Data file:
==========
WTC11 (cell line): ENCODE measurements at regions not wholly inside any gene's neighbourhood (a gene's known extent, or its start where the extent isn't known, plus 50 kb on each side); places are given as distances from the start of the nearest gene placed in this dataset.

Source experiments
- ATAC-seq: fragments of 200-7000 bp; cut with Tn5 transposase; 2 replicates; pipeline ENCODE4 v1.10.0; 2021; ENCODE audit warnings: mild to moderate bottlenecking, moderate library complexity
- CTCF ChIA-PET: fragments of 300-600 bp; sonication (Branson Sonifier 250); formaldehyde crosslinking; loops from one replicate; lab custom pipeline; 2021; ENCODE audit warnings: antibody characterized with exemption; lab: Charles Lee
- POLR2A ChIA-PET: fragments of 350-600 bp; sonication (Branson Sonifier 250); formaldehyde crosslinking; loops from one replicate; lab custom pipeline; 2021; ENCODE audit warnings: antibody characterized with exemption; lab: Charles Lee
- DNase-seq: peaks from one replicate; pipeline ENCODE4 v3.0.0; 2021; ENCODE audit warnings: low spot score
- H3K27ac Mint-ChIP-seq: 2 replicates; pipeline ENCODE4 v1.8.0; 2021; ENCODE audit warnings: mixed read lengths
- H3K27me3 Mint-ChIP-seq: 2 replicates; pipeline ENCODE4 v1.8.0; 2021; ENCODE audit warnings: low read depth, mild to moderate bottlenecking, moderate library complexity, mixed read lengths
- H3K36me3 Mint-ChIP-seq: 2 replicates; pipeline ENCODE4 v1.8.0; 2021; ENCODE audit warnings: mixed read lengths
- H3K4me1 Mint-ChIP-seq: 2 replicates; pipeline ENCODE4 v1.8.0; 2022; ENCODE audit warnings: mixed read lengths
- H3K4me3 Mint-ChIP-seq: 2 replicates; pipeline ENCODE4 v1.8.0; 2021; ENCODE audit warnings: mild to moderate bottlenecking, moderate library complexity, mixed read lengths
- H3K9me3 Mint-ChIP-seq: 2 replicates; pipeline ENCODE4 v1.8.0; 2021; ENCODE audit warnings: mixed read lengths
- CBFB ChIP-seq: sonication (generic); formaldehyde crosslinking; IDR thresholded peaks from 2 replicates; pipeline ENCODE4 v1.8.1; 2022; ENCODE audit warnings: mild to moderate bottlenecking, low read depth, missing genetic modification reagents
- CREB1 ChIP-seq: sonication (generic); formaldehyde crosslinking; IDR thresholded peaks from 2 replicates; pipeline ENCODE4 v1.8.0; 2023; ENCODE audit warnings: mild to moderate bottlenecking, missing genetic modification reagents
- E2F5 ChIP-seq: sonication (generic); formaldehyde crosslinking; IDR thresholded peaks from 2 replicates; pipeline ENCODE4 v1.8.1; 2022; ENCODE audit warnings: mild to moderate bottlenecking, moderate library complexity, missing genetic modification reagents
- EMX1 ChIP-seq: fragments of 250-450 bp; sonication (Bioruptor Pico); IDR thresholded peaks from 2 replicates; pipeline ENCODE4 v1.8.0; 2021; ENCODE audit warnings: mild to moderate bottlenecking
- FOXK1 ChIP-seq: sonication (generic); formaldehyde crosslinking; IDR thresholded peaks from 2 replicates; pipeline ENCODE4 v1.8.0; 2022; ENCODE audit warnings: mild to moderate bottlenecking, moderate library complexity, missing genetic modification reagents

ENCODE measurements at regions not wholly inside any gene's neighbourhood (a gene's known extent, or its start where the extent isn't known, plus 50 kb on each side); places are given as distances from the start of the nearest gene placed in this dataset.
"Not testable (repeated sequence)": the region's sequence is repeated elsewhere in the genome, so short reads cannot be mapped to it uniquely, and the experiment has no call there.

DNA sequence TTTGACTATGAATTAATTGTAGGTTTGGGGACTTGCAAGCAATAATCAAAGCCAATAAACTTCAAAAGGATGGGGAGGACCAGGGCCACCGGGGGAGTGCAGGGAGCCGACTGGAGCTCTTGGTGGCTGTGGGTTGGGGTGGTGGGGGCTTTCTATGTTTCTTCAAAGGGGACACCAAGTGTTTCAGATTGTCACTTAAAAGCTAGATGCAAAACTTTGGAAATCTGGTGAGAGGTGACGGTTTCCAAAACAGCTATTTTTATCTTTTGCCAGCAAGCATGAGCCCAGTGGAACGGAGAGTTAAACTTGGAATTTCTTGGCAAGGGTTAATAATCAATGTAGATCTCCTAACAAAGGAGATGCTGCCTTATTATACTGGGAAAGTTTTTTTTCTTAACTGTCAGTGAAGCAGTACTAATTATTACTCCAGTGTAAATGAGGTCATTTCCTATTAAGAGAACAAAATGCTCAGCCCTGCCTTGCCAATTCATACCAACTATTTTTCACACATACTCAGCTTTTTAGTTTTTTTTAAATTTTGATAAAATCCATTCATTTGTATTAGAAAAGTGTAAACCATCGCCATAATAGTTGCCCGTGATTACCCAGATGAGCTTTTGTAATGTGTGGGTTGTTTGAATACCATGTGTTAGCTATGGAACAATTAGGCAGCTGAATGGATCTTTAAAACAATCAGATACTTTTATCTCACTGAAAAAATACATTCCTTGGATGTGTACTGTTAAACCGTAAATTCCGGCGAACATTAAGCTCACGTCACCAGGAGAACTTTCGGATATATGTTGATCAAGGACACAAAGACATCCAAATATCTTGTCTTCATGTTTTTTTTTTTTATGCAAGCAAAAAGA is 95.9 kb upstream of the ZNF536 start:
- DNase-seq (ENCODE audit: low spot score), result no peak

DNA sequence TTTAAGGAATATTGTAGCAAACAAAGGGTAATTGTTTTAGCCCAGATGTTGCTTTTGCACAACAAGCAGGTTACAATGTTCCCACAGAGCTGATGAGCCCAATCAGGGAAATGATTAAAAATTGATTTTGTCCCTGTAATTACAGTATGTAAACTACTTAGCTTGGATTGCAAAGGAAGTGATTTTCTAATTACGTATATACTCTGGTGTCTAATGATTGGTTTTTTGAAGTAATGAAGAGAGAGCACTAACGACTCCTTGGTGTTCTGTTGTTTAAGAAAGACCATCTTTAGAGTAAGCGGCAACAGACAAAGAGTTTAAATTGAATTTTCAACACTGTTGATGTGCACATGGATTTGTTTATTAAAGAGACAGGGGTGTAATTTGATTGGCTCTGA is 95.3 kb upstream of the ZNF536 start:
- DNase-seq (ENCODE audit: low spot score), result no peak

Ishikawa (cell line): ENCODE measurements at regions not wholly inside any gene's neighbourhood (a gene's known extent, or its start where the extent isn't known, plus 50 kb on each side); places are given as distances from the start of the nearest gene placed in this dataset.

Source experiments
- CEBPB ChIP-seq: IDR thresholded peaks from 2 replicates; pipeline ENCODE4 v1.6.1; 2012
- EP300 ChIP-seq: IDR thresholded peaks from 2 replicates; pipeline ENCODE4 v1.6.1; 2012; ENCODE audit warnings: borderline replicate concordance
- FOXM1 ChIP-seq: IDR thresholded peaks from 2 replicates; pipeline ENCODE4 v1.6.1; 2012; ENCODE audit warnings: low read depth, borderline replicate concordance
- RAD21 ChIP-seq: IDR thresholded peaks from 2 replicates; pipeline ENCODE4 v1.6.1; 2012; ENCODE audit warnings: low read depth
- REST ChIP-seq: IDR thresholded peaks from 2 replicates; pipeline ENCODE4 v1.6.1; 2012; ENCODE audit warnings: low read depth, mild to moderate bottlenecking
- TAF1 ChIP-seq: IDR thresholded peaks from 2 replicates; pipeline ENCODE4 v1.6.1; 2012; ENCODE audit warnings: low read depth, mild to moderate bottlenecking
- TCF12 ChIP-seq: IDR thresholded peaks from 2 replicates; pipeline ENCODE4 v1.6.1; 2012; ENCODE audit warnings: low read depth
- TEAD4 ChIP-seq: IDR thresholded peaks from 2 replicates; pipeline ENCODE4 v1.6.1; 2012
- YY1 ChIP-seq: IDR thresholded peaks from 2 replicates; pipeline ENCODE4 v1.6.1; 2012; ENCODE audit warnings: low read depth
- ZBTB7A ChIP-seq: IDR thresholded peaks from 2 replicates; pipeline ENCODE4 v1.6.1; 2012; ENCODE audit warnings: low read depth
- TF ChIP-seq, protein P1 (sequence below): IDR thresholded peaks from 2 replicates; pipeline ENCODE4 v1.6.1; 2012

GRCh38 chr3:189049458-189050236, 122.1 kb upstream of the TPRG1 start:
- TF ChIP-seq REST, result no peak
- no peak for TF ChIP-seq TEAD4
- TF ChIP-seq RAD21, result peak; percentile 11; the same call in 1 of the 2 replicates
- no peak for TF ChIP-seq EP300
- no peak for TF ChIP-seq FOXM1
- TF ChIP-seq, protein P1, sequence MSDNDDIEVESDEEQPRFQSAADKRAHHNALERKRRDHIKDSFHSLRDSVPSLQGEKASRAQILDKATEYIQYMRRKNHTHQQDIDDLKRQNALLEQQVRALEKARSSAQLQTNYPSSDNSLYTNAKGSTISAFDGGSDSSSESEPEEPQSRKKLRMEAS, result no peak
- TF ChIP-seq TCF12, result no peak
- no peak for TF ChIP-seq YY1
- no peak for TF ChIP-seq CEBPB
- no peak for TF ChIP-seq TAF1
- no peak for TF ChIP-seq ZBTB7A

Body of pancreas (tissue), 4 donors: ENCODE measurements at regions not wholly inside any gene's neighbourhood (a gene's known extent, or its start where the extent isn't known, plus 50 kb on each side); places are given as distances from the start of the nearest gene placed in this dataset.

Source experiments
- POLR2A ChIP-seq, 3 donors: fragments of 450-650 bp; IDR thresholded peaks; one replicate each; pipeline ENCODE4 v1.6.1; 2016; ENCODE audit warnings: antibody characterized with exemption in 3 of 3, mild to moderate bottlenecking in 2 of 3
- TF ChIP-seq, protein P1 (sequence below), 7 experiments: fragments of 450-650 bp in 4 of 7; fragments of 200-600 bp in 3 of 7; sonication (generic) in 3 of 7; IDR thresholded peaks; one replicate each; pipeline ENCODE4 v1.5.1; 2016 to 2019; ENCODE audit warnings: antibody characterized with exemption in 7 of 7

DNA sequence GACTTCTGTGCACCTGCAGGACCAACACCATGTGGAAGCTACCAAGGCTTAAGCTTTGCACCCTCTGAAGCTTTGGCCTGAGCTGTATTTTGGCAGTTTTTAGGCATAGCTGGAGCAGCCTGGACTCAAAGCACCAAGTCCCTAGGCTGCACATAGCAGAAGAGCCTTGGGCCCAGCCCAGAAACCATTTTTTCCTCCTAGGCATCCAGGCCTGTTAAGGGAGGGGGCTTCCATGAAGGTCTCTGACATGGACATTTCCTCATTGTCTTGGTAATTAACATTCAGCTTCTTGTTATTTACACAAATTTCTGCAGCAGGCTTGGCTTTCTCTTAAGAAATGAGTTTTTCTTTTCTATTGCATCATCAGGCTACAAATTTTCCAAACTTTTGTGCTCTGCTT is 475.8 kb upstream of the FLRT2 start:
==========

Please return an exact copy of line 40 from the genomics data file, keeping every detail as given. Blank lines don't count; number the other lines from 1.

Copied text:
- TF ChIP-seq RAD21, result peak; percentile 11; the same call in 1 of the 2 replicates